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Self Esteem or Other Esteem?

woman-low-self-esteemIn my previous article, Self-Esteem: A Missed Diagnosis, I proposed that a devaluation of one’s self lies at the heart of most psychological and emotional disorders. Let’s now explore more deeply what the term self-esteem denotes and come to appreciate what we mean by it as well as what gets in our way of attaining it.

I have come to believe that the way the term self-esteem is used is actually a misnomer. The first half of the expression, self, would seem to indicate that esteem, the second half of the expression, is derived from one’s self. Yet if we look closer, we find that most people seek a sense of worthiness from that which lies outside of them. For a student, it might come from good grades; for a businessperson or worker, it’s derived from a promotion or a raise; and for most individuals, praise or acknowledgement provide a temporary increase in esteem. Our society generates billions of dollars in revenues from inducing people to seek the quick fix of vanity as a means toward feeling better. Yet none of these actually contribute one iota to self-esteem. Ironically, they may even get in the way.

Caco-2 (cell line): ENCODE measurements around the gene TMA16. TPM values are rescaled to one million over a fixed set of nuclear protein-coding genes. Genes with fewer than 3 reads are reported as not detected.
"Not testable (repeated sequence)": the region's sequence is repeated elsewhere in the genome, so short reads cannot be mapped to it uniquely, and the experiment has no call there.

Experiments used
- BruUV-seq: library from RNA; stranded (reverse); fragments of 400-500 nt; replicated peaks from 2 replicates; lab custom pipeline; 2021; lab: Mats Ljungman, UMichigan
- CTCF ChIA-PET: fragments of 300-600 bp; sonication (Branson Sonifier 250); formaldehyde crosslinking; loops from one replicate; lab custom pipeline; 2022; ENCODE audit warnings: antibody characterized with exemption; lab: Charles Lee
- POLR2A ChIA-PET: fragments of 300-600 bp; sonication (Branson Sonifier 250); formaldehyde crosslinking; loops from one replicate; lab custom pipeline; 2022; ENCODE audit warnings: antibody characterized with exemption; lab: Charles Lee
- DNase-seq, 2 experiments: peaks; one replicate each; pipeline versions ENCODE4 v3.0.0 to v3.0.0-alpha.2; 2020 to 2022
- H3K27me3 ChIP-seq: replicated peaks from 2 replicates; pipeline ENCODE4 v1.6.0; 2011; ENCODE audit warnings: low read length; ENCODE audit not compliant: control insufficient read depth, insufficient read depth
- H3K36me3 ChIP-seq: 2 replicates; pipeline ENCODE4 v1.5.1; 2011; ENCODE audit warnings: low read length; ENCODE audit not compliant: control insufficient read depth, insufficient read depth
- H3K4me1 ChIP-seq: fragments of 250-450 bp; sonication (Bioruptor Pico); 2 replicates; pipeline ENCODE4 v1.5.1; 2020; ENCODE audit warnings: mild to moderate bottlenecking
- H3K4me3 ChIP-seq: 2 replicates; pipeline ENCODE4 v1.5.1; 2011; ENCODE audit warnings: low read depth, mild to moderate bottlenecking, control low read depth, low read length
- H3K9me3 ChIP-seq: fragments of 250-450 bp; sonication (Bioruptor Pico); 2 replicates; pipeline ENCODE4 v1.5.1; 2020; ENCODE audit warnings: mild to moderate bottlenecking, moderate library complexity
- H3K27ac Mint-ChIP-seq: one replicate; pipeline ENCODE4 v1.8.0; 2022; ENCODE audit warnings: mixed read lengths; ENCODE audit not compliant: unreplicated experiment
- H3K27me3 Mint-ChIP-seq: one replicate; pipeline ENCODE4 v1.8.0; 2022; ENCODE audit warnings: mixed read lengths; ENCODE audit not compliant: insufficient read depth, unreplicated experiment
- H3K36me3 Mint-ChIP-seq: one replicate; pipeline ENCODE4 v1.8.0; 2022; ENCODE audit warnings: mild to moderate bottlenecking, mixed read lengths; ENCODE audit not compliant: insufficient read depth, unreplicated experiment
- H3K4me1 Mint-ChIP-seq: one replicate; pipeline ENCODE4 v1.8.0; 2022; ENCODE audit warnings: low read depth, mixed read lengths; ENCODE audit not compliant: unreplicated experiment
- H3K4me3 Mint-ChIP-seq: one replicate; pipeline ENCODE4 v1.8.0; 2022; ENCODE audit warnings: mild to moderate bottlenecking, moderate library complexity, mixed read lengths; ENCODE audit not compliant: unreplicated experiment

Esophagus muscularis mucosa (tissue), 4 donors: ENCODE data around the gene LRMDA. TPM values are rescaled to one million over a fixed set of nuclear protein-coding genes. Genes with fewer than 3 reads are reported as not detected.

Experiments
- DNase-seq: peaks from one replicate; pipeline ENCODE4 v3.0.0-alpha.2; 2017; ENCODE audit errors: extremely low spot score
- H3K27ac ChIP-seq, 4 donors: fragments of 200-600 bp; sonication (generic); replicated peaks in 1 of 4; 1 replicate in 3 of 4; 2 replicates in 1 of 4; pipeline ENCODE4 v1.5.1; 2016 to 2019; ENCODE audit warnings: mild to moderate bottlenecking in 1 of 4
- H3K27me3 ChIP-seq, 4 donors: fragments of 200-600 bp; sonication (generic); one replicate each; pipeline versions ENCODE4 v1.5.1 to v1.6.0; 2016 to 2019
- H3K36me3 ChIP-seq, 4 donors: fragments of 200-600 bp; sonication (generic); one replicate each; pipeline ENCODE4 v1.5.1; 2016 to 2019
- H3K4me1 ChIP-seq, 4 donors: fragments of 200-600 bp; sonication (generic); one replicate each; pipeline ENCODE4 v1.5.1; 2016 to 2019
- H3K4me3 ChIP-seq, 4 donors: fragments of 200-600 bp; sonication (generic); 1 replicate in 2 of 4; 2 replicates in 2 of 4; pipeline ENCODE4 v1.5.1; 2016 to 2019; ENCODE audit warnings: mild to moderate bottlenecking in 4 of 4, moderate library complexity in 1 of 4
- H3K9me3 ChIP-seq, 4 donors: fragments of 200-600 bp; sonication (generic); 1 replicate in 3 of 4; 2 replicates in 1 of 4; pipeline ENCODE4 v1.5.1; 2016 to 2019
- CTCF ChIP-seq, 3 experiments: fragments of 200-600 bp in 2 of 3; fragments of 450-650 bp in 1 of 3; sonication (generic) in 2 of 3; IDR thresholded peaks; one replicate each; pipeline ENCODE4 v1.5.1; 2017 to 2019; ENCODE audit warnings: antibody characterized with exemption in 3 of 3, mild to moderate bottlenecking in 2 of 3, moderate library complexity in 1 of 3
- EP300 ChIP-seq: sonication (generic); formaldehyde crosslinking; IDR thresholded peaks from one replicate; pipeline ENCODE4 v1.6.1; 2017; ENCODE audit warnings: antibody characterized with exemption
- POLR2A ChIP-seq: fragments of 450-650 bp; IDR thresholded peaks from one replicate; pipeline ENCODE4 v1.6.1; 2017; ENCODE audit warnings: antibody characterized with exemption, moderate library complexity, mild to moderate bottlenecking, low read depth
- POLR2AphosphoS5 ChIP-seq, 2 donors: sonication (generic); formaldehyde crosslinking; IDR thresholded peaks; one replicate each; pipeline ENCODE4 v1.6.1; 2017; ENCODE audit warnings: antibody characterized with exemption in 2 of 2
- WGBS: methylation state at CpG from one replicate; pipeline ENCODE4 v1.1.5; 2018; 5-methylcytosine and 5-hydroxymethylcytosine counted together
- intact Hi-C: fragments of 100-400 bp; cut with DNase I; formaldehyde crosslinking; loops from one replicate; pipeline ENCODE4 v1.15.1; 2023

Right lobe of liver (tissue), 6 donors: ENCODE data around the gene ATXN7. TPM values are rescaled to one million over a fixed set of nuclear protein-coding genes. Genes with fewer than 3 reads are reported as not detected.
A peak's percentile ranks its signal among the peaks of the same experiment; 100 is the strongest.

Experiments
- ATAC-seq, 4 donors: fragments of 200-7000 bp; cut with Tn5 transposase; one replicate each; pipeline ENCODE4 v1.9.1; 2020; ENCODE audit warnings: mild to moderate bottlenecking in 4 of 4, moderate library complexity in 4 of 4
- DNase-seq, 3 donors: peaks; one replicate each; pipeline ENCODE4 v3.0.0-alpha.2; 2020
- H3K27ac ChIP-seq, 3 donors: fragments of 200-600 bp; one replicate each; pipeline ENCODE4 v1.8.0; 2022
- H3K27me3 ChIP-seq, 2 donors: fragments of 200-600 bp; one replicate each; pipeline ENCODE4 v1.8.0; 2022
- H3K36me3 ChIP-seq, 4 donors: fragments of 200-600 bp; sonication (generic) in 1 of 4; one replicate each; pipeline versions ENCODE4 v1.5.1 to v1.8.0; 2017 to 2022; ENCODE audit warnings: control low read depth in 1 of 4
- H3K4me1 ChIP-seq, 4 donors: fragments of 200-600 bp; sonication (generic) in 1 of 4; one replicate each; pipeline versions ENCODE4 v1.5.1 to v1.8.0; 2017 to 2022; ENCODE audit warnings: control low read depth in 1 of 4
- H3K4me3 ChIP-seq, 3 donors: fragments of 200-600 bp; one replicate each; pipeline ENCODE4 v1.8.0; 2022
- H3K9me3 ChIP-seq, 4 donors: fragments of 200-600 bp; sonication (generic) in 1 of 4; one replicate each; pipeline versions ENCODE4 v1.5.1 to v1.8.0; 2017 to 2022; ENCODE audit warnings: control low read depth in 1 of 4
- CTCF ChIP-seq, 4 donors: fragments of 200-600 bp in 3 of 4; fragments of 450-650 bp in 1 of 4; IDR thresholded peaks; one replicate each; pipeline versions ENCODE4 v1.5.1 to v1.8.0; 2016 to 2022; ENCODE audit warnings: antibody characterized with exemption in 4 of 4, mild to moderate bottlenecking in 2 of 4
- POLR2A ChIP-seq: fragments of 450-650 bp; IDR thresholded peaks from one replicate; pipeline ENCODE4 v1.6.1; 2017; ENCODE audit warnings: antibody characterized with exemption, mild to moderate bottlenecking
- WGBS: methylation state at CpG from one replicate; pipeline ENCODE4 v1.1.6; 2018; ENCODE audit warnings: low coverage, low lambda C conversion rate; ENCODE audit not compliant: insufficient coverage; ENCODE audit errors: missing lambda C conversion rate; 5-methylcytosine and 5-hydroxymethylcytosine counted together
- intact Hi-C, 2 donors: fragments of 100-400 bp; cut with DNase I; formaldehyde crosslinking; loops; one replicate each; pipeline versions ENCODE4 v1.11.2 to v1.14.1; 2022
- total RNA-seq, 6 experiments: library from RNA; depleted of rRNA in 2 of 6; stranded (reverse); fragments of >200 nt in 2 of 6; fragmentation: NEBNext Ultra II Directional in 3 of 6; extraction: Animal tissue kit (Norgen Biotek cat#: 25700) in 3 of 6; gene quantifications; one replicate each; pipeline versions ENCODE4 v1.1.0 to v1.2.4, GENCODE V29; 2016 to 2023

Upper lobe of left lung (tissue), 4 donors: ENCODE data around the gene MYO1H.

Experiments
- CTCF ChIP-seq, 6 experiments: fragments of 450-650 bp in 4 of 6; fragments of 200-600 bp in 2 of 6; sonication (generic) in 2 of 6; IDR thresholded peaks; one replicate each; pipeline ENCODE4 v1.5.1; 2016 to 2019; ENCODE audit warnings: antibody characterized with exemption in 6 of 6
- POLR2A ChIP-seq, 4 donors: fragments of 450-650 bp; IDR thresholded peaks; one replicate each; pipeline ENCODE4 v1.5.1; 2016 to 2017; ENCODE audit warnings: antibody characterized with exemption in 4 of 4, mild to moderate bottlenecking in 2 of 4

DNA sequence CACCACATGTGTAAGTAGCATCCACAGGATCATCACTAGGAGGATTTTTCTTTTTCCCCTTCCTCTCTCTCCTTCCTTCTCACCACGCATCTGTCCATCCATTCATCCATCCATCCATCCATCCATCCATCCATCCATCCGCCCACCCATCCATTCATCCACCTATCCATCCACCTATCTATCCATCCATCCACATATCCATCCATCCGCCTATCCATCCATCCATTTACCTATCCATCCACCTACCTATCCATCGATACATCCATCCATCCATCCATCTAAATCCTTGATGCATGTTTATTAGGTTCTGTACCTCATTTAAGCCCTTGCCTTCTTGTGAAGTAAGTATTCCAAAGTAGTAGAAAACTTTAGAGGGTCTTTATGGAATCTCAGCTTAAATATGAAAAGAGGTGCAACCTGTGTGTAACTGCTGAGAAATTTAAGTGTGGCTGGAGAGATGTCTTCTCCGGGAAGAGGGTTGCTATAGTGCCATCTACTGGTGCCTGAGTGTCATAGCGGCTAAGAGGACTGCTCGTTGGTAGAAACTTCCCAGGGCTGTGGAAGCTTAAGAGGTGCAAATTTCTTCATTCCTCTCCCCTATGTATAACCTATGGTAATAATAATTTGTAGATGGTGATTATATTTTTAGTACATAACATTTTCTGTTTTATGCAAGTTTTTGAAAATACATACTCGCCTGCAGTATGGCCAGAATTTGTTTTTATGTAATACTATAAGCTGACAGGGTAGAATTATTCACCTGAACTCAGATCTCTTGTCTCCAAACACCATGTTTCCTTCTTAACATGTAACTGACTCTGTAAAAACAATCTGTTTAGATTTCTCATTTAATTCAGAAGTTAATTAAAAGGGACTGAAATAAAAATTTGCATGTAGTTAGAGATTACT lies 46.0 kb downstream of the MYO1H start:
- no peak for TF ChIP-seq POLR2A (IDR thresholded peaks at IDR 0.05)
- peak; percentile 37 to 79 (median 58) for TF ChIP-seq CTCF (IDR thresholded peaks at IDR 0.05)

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Is Our Society Manufacturing Depressed People?

An Epidemic of Depression

Our society is in the throes of a virtual epidemic of depression. The numbers are quite staggering. More than twenty percent of the American population will experience at least one episode of what we refer to as clinical depression. We need to look deeper into this phenomenon to understand it and overcome it. My contention is, firstly, that our cultural values and memes induce us to live in ways that are, indeed, depressing. Secondly, much of what we refer to as clinical depression is inaccurate. Most depression is situational. The symptoms of depression are often due to depressing circumstances, not disease. In other words, under certain circumstances, it makes sense to be depressed.

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